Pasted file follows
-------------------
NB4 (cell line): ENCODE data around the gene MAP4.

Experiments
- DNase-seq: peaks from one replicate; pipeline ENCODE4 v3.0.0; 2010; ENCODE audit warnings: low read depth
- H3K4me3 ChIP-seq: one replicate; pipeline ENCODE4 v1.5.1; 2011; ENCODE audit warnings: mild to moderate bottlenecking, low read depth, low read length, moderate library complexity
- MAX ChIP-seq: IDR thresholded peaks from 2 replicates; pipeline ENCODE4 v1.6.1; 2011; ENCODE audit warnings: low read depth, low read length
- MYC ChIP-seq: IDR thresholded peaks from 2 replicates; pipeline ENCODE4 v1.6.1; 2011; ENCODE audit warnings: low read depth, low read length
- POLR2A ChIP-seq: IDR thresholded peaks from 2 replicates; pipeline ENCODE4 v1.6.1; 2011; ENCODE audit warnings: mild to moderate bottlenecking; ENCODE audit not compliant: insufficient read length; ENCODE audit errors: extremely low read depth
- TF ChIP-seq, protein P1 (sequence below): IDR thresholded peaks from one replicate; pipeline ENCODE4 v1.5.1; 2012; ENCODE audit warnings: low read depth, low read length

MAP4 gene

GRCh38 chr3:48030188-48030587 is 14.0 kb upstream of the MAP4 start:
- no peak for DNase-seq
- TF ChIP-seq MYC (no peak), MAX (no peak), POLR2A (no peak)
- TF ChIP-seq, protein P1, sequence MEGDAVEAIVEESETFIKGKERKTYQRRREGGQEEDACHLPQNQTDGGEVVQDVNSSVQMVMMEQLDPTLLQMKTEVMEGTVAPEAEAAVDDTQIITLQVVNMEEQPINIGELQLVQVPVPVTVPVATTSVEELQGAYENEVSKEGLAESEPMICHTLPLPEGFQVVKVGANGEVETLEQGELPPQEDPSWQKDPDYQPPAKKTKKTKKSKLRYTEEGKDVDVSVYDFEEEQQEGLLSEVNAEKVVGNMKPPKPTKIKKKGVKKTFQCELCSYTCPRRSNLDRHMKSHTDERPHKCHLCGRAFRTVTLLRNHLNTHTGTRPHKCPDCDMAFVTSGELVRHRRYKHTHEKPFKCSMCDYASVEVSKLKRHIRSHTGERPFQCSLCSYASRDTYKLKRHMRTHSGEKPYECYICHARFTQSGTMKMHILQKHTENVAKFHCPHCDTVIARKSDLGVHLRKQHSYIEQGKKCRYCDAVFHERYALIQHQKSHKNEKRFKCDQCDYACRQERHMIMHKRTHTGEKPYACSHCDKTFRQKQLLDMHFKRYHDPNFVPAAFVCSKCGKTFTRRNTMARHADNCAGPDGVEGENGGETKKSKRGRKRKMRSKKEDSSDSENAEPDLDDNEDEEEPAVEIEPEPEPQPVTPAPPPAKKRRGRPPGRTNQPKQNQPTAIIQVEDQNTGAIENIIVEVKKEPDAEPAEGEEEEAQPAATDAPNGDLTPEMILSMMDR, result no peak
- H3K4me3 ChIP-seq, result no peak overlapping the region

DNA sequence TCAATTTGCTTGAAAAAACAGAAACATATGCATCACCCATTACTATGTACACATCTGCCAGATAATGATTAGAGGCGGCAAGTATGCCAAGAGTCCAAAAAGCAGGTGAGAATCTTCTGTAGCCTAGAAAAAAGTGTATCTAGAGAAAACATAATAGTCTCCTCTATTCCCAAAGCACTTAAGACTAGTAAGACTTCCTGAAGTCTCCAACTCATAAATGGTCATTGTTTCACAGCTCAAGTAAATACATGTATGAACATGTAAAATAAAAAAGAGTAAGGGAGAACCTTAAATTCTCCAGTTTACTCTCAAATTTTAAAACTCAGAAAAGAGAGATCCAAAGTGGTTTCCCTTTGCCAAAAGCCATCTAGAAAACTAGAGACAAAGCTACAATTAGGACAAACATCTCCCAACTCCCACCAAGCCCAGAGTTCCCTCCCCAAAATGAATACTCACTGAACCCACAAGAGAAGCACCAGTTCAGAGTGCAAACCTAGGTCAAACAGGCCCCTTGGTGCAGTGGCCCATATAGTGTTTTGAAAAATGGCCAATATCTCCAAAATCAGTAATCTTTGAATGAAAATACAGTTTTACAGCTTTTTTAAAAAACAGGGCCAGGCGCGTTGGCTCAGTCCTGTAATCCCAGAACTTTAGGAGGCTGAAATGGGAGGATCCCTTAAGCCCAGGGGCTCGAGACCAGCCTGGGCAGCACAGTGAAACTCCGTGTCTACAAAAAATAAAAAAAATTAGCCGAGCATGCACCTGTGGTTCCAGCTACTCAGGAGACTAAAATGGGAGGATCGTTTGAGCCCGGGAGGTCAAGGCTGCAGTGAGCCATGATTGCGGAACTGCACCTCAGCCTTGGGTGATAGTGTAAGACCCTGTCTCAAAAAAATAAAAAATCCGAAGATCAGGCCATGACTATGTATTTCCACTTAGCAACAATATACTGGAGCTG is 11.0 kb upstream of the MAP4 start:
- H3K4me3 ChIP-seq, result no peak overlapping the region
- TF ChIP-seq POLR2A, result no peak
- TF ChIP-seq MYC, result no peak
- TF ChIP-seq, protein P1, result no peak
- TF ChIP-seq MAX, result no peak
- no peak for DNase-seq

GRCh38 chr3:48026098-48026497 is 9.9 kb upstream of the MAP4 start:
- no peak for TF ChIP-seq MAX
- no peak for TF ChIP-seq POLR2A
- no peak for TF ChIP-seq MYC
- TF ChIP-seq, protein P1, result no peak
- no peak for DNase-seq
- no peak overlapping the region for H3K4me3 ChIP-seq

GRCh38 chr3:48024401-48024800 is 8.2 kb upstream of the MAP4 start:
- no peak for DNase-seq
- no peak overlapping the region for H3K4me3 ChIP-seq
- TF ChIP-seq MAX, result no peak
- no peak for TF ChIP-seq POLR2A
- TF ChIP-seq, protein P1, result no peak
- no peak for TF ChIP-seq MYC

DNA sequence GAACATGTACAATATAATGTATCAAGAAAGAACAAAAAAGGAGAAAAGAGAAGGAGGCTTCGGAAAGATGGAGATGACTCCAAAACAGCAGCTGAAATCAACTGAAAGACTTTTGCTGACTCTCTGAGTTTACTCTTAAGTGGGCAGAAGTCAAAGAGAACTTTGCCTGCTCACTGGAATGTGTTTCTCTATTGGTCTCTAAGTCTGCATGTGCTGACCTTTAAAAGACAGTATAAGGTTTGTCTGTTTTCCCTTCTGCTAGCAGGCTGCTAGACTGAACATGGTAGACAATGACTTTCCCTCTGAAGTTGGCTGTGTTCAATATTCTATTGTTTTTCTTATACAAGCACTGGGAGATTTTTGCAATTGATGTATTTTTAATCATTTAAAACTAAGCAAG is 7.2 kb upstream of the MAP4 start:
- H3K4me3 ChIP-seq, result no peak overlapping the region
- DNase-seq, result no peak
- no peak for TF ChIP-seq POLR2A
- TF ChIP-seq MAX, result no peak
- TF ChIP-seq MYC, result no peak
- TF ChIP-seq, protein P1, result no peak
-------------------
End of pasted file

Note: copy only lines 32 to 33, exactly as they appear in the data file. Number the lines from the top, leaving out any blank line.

- TF ChIP-seq MAX, result no peak
- no peak for TF ChIP-seq POLR2A